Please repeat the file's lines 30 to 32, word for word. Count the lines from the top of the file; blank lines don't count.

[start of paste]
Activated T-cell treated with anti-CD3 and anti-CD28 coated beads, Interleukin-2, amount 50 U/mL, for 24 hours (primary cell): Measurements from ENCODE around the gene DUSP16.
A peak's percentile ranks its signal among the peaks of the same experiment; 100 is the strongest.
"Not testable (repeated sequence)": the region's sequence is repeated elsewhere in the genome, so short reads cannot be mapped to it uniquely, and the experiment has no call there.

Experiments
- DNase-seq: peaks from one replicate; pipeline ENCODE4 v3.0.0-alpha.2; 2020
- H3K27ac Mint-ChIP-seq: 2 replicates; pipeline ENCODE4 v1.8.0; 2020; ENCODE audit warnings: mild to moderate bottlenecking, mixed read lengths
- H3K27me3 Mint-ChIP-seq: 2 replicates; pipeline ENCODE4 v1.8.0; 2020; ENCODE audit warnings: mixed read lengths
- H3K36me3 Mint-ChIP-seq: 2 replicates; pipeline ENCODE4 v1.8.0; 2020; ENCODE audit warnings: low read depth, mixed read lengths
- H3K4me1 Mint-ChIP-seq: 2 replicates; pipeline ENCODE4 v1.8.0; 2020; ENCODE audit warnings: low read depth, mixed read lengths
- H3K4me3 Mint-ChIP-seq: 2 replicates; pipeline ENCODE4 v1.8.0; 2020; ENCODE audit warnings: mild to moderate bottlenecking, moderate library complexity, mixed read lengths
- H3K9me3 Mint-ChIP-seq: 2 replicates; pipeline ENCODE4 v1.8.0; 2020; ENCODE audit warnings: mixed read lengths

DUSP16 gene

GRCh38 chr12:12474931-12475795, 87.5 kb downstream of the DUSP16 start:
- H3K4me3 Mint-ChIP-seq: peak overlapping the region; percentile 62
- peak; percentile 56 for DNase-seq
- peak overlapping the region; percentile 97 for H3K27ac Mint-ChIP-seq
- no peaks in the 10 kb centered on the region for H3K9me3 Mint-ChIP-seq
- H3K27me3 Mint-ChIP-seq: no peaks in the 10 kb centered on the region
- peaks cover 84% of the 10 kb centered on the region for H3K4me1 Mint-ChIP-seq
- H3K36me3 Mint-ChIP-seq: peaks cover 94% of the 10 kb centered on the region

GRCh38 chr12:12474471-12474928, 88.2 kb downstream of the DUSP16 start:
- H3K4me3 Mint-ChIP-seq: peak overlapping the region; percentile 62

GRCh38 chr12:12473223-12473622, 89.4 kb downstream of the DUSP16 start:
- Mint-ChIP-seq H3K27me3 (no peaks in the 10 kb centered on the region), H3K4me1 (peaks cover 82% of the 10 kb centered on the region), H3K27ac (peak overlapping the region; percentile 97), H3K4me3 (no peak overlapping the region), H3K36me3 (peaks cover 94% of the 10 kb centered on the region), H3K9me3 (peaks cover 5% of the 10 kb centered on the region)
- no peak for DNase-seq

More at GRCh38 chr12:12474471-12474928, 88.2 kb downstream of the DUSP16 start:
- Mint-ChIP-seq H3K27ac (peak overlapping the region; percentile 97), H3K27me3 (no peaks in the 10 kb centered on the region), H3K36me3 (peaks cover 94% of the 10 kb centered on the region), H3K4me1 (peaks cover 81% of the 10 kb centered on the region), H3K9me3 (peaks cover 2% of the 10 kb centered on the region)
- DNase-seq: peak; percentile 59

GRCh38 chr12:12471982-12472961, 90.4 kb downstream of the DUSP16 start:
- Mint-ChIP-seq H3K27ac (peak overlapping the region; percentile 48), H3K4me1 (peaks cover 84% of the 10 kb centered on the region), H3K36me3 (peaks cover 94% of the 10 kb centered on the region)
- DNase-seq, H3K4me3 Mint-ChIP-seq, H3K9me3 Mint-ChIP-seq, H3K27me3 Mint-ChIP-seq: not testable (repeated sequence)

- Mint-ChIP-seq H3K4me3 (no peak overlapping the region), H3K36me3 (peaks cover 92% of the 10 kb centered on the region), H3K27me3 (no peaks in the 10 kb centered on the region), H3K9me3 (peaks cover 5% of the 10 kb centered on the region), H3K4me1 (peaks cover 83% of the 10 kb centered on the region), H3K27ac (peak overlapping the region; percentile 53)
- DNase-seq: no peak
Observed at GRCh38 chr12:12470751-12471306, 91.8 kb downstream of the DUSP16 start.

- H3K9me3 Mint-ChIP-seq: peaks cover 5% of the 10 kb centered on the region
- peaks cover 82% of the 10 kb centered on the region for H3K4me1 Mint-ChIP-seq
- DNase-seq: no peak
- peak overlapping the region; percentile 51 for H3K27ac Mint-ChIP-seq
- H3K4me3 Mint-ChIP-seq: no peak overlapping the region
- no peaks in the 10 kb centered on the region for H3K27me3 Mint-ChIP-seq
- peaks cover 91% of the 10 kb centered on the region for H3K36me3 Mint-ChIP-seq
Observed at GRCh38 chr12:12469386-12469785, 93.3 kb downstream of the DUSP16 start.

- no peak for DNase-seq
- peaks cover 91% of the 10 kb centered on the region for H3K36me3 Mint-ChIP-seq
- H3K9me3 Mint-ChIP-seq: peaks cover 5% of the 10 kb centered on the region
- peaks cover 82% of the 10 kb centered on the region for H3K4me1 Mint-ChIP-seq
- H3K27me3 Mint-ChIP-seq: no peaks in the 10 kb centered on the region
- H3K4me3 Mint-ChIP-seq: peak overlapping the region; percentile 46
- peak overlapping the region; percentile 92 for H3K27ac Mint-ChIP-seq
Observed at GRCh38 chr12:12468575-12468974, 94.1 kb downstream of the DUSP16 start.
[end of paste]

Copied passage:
- Mint-ChIP-seq H3K27ac (peak overlapping the region; percentile 48), H3K4me1 (peaks cover 84% of the 10 kb centered on the region), H3K36me3 (peaks cover 94% of the 10 kb centered on the region)
- DNase-seq, H3K4me3 Mint-ChIP-seq, H3K9me3 Mint-ChIP-seq, H3K27me3 Mint-ChIP-seq: not testable (repeated sequence)

- Mint-ChIP-seq H3K4me3 (no peak overlapping the region), H3K36me3 (peaks cover 92% of the 10 kb centered on the region), H3K27me3 (no peaks in the 10 kb centered on the region), H3K9me3 (peaks cover 5% of the 10 kb centered on the region), H3K4me1 (peaks cover 83% of the 10 kb centered on the region), H3K27ac (peak overlapping the region; percentile 53)